A recently characterized fungal pathogen, Emydomyces testavorans, has been associated with ulcerative shell disease and significant morbidity in Western pond turtles. Voriconazole is a second-generation triazole antifungal medication that prevents fungal growth through disruption of ergosterol synthesis, causing abnormalities in the fungal cell membrane. Preliminary reports of minimum inhibitory concentrations (MIC) indicate that voriconazole is effective in vitro against E. testavorans. Ultraperformance liquid chromatography was used to measure voriconazole plasma concentrations in blood samples from healthy Western pond turtles after administration of a single SC injection of 10 mg/kg and after multiple doses (10 mg/kg SC q48h for seven doses). The data were analyzed using a naïve pooled approach. Mean (SE) observed time to maximum concentration was 2 (0.18) h for a single dose and 50 (2.2) h for multiple doses; the multiple-dose trial observed mean (SE) maximum concentration was 12.4 (2.2) lg/ml, and observed mean (SE) trough concentration was 1.7 (0.7) lg/ml. Multifocal skin sloughing following the single-dose trial was observed in one turtle and there was a significant increase in polychromatophilic cells amongst the study turtles after the multiple-dose voriconazole trial. No other adverse effects were observed. When voriconazole was administered at 10 mg/kg SC q48h, observed trough plasma concentrations were consistently higher than reported E. testavorans MIC concentrations. Further study is needed to determine the clinical safety and in vivo efficacy of this dose in Western pond turtles.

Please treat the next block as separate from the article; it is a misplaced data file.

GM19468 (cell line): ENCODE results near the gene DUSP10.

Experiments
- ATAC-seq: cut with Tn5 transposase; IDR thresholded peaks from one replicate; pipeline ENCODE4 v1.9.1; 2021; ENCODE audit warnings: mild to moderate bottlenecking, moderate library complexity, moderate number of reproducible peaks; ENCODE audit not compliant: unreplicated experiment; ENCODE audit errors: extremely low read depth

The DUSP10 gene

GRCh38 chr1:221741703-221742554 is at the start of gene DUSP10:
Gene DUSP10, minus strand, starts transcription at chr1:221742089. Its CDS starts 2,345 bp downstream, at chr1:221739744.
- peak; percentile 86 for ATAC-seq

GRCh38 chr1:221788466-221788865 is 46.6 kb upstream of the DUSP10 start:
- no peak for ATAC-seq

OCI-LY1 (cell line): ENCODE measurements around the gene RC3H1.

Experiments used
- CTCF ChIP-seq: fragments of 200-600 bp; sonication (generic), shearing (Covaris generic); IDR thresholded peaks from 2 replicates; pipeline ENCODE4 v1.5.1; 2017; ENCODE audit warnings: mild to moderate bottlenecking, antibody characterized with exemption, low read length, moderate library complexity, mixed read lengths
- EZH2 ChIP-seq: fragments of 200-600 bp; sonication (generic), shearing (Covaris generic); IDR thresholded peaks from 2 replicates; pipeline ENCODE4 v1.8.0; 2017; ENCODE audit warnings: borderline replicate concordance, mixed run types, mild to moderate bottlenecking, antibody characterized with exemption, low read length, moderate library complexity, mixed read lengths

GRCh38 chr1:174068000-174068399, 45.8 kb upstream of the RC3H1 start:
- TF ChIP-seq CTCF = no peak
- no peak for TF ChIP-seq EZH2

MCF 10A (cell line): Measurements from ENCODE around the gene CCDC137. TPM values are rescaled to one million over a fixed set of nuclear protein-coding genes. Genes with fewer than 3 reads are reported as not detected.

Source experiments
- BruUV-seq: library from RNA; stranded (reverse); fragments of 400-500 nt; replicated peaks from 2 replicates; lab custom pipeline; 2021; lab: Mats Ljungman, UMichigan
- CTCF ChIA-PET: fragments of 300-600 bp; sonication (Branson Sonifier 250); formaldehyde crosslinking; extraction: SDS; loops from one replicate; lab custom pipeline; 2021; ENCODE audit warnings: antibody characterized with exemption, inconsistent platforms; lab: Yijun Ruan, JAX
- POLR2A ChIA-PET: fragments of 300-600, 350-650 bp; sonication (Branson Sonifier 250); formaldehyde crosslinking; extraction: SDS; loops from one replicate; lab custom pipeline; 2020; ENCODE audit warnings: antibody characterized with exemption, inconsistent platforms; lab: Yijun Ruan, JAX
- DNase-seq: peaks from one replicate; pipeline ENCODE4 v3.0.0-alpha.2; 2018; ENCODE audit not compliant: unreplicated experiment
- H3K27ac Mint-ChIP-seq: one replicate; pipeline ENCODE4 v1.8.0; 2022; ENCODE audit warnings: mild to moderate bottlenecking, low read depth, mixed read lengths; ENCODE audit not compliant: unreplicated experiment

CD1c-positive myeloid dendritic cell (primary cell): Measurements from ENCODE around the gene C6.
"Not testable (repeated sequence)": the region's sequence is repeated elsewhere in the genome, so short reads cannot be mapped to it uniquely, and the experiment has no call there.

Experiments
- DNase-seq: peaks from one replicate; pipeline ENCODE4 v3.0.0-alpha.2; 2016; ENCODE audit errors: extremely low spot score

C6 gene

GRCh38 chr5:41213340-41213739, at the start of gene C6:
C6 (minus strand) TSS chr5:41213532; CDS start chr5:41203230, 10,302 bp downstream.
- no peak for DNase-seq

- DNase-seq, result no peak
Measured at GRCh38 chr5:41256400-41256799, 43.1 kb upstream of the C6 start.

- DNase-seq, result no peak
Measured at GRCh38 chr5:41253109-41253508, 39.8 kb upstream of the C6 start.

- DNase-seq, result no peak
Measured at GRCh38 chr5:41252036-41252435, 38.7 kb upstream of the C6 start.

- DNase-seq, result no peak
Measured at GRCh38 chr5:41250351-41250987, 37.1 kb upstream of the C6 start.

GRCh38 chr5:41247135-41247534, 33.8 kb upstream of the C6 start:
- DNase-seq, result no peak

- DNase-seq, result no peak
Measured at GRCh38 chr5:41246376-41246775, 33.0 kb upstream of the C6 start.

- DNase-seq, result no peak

ASJC Scopus subject areas
- Animal Science and Zoology